Reporters Without Borders Annual Report 2003 - Costa Rica
|Publisher||Reporters Without Borders|
|Cite as||Reporters Without Borders, Reporters Without Borders Annual Report 2003 - Costa Rica, 2003, available at: http://www.refworld.org/docid/46e6915a5.html [accessed 3 May 2015]|
Despite repeal of a law penalising insults, the media criticised remaining laws that encouraged self-censorship. The investigation into the 2001 murder of journalist Parmenio Medina made progress.
The article (309) of the criminal code providing for up to two years in prison for anyone damaging the reputation or insulting the rank of a government official was repealed in February 2002. The media welcomed the move but noted that other repressive laws were still on the books, including one allowing people who feel their reputation was impugned by an item of news to sue and get the author fined.
A parliamentary commission was set up to look into these matters. The press is still calling for repeal of the criminal code's article 149, which says the burden is on journalists to prove their innocence, and article 152, which punishes anyone who repeats offensive remarks.
A poll of journalists published in the daily paper La Nación on 3 May showed 37per cent of them had been threatened with prosecution.
The authorities made great efforts to clear up the 2001 murder of radio journalist Parmenio Medina. The country's new president, Abel Pacheco, said he would call in the American FBI if necessary. A suspected link-man between the mastermind and those who carried out the murder was arrested on 23 December. The local media said some of the killers were already in jail for subsequent crimes.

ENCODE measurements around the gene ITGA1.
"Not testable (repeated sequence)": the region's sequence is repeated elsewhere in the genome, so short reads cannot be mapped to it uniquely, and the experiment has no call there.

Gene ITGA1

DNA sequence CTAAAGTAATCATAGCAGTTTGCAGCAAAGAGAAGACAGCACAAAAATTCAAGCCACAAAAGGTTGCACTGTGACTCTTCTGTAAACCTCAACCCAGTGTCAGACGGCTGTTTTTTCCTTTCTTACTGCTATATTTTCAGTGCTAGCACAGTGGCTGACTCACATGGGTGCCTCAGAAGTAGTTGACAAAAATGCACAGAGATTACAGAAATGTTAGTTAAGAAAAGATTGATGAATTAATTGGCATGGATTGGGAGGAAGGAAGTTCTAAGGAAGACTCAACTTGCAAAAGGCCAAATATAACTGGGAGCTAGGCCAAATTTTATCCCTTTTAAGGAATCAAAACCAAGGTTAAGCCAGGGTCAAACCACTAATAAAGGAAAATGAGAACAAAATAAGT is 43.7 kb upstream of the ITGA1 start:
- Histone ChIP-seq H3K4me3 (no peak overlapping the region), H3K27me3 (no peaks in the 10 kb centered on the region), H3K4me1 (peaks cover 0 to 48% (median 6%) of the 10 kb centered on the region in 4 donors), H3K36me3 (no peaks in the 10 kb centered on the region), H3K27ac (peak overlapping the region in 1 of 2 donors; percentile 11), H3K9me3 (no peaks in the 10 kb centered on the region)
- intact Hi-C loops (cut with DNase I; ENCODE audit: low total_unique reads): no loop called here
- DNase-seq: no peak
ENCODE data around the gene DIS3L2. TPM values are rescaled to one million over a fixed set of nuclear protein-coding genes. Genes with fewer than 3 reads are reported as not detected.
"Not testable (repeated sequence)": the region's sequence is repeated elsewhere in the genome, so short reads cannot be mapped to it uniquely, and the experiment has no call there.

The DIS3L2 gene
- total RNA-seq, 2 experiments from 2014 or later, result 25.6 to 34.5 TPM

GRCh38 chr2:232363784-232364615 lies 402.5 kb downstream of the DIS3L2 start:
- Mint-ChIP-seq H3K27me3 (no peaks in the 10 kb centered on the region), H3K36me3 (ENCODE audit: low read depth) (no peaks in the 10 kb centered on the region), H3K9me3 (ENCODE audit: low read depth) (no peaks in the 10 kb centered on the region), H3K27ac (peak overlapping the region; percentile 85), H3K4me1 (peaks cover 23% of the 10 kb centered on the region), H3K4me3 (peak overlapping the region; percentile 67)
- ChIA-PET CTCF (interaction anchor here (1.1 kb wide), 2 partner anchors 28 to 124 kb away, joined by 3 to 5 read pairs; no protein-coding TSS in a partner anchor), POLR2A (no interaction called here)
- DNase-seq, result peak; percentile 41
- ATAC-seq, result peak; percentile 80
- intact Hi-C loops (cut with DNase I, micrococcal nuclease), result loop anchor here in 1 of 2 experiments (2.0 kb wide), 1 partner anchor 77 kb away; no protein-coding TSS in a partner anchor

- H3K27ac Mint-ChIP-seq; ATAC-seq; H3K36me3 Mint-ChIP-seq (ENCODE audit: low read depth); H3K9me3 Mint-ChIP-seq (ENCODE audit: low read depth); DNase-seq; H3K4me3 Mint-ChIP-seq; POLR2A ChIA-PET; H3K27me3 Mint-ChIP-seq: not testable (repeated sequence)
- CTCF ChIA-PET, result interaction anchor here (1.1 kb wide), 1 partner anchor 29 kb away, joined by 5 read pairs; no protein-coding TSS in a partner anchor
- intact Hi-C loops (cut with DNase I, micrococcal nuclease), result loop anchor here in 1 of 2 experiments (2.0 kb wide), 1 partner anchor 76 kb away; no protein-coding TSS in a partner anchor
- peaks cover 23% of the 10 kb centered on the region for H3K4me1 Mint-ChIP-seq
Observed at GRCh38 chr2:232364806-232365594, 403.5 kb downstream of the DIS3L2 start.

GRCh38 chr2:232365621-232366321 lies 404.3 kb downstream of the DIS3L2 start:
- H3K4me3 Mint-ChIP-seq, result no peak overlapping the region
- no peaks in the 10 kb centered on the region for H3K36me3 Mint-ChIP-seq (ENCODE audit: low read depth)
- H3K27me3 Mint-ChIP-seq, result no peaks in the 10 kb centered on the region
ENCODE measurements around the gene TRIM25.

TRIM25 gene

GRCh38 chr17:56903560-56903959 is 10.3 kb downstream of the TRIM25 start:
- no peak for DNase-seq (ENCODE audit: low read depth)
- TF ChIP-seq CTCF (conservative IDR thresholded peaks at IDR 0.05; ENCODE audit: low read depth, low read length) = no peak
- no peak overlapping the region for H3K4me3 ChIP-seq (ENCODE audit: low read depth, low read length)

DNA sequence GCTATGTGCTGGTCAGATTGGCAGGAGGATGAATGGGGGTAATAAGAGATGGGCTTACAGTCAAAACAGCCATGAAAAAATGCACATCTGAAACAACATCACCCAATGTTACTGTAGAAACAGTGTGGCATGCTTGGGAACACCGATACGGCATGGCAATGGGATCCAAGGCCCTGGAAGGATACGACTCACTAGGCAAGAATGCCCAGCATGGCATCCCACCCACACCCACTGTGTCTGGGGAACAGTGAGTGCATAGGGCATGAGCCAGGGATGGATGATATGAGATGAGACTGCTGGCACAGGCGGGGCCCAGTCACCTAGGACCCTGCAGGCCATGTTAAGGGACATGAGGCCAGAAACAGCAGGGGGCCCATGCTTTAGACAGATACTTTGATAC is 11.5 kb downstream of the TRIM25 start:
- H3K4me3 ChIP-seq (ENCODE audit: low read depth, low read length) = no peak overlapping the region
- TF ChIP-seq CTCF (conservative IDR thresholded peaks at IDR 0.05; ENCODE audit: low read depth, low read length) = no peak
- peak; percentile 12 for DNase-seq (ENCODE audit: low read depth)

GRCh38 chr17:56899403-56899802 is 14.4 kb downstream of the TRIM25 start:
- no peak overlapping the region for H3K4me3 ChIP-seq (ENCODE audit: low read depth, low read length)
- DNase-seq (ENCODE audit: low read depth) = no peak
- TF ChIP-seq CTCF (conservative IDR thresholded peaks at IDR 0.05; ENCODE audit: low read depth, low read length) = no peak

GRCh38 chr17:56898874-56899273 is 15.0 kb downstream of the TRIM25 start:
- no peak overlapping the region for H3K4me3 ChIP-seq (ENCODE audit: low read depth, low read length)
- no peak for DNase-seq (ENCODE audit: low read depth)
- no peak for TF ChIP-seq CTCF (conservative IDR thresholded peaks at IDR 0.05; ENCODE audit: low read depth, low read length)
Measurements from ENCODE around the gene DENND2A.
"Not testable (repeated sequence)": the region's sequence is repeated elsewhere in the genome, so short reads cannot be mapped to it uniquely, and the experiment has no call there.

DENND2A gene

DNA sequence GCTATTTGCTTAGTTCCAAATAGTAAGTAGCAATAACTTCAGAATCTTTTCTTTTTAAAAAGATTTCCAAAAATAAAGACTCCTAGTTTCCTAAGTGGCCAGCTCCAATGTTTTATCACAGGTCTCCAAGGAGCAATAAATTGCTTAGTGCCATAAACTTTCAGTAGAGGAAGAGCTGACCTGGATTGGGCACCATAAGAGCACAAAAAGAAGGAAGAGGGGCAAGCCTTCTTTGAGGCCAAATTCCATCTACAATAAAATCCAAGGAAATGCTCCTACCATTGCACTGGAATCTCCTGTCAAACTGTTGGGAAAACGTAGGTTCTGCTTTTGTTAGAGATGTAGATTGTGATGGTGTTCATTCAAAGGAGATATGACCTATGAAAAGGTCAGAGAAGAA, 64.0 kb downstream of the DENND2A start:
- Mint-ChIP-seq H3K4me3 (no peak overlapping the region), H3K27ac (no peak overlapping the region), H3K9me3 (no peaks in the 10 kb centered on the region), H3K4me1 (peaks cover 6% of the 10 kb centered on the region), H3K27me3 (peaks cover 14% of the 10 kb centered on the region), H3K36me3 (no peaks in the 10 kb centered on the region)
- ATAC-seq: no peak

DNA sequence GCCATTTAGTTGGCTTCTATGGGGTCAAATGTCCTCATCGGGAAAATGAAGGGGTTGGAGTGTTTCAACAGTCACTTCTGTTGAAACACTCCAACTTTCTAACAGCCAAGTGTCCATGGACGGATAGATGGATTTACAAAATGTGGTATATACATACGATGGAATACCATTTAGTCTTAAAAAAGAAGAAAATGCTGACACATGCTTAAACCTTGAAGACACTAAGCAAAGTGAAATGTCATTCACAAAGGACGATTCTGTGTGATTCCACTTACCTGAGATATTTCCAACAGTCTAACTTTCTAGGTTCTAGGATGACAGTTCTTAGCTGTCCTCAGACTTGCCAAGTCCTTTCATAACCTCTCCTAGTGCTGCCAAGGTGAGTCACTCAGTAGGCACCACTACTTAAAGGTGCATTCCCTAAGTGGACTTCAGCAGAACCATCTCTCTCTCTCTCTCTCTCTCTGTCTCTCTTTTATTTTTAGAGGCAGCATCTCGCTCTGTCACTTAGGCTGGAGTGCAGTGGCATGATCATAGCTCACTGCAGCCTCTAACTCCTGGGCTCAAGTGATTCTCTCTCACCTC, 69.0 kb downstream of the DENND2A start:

New information on a journalist killed before 2002
A Colombian refugee living in Costa Rica, John Gutiérrez Ramírez, was arrested in San José on 23 December 2002 on suspicion of taking part in the 7 July 2001 murder of radio journalist Parmenio Medina by being a link between the mastermind and the actual killers. The press reported that several meetings took place to prepare the murder, which was thought to have been done because Medina had damaging information about a businessman.
The TV stations Canal 6 and Canal 7 said on 25 June, quoting legal sources, that the killing was by four petty criminals, not professionals. Two of them were believed to have been arrested and jailed since for other crimes, a third killed in a bank robbery and a fourth was still on the run. The mastermind reportedly paid the killers 10million colones (27,000 euros).
Medina, in his satirical radio programme "La Patada" ("The Kick") on Radio Monumental, regularly denounced corruption using a team of mimics. In the months before his death, he several times mentioned irregularities in the running of the Catholic station Radio Maria de Guadalupe, questioning the source of its funding and the precise role of businessman Omar Chávez in the station. He also reported seeing Minor Calvo, the priest who founded the station, with a young man in a park frequented by homosexuals. Chávez was arrested on 29 October for defrauding the local Banco Cuscatlan.